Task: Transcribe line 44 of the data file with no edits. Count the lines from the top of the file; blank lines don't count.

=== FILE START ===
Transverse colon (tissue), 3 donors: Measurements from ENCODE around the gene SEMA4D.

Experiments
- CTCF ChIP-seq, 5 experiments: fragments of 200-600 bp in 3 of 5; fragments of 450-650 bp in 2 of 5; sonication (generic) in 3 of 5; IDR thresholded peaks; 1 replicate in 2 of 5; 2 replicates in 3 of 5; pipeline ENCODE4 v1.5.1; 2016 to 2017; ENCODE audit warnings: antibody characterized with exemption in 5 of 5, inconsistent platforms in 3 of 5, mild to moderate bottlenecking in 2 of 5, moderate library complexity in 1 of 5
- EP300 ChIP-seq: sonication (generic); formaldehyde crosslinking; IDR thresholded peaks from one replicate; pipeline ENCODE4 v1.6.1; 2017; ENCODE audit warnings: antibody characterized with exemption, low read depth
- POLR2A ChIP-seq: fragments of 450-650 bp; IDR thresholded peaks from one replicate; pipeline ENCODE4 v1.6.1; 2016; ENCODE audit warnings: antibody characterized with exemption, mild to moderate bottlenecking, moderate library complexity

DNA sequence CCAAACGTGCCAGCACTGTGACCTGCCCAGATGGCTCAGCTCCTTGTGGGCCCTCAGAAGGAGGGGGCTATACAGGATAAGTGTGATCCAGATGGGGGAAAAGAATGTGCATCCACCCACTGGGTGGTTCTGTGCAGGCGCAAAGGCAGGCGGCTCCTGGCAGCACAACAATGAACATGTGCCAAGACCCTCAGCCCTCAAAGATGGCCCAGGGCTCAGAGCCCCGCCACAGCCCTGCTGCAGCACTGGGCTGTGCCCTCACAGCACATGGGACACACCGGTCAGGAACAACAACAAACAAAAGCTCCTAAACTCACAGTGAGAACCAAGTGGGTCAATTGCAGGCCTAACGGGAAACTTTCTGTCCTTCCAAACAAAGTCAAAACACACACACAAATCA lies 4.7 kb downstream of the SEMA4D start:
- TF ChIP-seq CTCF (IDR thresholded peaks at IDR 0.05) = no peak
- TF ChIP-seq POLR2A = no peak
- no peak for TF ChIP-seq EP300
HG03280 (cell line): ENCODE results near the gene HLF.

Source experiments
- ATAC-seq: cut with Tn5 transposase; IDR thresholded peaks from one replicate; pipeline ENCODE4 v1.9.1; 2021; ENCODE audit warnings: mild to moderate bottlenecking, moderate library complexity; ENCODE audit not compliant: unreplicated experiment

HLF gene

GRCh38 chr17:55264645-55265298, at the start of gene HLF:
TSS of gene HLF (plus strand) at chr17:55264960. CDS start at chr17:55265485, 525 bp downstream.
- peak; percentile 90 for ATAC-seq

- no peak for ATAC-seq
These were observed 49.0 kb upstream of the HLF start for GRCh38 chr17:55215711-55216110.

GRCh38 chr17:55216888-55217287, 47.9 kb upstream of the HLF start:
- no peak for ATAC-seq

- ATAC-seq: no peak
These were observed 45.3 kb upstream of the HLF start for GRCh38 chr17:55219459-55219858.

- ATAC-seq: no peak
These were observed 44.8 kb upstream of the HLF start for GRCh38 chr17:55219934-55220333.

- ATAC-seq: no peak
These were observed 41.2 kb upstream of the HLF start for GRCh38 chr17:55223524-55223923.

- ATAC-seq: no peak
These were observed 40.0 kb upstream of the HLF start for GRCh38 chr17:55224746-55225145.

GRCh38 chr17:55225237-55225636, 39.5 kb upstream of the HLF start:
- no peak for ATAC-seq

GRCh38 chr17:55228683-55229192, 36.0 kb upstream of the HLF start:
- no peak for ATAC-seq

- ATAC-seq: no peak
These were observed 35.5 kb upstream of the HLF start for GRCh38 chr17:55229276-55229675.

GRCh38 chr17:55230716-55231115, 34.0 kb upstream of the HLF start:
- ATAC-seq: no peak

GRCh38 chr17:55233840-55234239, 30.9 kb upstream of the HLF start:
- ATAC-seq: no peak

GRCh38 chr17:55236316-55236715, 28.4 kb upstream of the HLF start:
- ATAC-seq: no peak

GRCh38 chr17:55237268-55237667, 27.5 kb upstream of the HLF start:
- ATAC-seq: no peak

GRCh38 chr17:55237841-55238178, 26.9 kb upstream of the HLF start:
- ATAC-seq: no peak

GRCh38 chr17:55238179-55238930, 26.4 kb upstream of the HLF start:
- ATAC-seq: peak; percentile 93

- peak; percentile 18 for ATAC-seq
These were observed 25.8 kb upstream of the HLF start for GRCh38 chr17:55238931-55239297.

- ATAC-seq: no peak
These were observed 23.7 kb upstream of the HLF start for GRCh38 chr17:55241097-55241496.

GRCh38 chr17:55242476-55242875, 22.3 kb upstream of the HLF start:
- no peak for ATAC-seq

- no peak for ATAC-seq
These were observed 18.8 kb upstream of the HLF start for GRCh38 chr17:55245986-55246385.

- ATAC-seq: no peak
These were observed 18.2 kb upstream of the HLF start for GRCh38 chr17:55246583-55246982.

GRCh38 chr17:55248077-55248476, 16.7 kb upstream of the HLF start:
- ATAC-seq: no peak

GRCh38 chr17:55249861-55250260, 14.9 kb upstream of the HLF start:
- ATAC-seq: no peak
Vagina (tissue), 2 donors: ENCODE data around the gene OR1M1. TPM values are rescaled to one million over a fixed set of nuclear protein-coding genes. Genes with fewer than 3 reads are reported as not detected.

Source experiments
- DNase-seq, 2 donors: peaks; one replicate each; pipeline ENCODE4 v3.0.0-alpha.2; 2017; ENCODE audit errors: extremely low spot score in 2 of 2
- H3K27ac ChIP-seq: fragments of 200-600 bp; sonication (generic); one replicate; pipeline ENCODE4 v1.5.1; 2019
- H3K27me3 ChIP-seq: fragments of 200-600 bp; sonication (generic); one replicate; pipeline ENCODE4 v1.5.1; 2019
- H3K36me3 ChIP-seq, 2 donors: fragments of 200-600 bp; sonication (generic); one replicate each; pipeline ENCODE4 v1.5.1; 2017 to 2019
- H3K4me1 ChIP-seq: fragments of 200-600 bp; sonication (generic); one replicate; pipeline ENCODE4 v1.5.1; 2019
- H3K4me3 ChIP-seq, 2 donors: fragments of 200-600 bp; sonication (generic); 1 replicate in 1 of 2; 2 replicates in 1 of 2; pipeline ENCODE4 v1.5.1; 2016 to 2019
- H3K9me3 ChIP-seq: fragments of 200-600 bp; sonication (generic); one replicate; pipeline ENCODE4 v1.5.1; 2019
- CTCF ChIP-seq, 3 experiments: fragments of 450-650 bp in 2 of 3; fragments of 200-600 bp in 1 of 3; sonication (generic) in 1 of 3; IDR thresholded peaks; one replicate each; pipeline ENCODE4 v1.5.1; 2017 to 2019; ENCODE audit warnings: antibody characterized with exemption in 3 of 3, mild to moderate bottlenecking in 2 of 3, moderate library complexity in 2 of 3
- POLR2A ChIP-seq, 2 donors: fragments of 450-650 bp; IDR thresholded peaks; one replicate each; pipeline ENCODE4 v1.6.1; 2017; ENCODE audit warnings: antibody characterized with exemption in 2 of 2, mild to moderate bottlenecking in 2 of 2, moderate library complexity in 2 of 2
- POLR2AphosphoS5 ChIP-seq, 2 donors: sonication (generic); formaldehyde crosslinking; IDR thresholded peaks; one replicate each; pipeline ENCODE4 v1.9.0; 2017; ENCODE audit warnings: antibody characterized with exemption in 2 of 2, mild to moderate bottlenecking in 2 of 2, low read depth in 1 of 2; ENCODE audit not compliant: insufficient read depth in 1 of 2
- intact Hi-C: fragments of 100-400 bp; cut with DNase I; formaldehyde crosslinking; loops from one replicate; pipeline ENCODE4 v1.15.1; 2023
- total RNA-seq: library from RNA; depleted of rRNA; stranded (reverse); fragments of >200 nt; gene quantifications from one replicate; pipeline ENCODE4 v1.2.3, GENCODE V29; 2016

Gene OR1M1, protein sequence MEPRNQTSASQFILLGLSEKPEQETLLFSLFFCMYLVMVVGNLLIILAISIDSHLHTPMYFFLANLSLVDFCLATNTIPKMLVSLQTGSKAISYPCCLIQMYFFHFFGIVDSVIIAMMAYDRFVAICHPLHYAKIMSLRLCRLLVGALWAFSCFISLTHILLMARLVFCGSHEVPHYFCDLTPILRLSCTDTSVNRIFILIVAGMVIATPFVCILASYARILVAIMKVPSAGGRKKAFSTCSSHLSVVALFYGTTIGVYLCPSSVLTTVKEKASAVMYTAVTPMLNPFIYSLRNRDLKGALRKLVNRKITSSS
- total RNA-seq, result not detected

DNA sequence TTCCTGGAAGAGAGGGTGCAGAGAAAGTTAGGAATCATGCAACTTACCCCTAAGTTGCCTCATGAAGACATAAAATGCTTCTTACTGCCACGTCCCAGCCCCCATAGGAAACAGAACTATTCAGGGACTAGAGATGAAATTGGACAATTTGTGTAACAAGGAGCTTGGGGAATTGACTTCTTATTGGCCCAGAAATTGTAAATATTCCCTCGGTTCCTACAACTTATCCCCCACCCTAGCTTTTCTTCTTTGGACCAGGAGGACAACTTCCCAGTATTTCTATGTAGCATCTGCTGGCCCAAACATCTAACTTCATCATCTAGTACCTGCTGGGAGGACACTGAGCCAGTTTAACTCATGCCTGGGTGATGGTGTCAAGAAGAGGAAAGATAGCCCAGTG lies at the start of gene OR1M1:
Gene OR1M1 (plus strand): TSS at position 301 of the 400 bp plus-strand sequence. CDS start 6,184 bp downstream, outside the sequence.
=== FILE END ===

- ATAC-seq: no peak